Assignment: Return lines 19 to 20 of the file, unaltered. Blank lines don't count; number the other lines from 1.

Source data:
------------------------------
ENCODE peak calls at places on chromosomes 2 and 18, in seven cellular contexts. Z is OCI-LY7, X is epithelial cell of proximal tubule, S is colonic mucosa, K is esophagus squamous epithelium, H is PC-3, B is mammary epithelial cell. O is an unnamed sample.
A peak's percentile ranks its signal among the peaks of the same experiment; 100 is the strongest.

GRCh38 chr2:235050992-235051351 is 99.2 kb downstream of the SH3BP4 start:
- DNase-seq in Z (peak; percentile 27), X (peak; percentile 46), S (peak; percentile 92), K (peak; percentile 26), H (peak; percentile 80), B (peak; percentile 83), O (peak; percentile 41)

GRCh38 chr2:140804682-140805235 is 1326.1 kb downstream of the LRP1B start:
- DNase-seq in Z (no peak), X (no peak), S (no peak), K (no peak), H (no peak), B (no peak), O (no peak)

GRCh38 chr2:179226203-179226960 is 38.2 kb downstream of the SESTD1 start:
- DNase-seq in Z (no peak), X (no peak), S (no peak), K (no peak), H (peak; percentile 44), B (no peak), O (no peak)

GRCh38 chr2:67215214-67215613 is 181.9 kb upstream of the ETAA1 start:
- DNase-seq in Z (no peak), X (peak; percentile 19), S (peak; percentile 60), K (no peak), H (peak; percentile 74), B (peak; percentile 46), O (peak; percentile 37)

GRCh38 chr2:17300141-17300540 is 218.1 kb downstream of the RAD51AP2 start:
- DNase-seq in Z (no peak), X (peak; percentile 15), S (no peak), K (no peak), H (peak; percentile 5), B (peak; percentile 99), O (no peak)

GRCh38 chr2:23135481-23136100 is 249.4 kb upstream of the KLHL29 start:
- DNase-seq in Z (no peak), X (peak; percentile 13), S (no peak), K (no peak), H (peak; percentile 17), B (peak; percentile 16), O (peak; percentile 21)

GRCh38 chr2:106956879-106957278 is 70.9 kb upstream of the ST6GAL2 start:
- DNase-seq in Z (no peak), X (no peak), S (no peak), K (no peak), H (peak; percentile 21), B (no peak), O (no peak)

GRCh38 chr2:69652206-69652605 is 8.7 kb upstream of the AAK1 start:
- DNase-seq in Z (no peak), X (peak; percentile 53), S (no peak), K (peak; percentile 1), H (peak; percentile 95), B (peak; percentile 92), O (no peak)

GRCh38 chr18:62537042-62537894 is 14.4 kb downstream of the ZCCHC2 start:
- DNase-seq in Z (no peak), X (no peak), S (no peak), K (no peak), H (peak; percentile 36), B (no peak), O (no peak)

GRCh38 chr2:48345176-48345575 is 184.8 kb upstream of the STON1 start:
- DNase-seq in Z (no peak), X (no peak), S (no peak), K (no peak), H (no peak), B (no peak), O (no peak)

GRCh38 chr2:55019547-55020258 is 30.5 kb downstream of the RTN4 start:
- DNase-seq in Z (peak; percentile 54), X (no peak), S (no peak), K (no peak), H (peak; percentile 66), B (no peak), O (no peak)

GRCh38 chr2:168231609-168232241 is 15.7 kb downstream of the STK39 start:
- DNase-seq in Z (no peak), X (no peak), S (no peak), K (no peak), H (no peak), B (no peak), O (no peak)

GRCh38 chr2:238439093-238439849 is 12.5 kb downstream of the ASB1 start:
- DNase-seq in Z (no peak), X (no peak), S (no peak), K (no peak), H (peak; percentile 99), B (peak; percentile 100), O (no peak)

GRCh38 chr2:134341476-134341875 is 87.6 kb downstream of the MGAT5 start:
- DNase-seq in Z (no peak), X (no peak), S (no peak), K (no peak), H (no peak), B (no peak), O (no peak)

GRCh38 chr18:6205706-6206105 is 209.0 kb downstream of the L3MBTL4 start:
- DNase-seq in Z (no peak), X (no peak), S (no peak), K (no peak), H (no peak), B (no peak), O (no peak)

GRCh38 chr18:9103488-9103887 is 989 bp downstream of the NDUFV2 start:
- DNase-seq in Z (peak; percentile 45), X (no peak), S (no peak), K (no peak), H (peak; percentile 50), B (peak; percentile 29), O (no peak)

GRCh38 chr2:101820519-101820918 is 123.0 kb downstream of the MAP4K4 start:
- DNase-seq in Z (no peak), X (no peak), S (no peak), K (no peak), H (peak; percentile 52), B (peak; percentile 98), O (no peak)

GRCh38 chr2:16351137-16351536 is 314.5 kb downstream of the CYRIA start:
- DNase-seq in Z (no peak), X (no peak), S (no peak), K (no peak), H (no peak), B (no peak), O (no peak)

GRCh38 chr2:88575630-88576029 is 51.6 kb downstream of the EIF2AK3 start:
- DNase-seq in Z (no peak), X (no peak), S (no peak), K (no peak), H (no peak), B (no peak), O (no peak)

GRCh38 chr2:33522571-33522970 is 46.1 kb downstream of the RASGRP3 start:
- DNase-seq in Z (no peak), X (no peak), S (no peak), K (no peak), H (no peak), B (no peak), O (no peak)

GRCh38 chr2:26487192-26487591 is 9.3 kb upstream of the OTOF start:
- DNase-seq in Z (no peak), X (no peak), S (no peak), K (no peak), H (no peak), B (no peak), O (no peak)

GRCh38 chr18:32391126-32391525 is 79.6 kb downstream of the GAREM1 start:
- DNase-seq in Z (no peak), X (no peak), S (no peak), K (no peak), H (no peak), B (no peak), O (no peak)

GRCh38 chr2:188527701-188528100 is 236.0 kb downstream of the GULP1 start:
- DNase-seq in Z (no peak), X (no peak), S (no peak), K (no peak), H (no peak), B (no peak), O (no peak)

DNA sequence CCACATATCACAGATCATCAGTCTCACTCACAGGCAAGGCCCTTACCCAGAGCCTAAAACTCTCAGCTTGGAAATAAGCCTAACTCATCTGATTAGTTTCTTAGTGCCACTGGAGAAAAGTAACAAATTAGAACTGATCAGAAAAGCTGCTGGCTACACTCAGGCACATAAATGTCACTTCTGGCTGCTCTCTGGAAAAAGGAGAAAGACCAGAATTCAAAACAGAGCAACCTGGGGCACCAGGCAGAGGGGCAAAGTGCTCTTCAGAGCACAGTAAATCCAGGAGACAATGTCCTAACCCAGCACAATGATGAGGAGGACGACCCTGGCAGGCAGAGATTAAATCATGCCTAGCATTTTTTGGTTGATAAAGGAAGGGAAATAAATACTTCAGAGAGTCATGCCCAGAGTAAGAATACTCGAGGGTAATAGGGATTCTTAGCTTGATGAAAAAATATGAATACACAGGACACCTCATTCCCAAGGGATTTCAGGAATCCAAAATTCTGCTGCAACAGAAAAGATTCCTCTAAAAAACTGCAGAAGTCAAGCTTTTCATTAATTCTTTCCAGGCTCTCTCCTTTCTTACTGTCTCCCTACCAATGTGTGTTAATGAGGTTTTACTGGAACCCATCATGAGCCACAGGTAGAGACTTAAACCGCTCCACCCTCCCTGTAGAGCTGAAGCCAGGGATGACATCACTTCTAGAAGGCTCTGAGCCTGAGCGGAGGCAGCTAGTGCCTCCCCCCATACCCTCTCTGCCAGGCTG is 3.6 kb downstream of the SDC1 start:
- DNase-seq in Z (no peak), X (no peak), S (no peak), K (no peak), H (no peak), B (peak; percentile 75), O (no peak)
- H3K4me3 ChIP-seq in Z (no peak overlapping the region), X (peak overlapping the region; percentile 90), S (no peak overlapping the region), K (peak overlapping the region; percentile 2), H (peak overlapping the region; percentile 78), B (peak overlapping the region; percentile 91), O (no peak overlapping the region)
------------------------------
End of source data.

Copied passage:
GRCh38 chr18:62537042-62537894 is 14.4 kb downstream of the ZCCHC2 start:
- DNase-seq in Z (no peak), X (no peak), S (no peak), K (no peak), H (peak; percentile 36), B (no peak), O (no peak)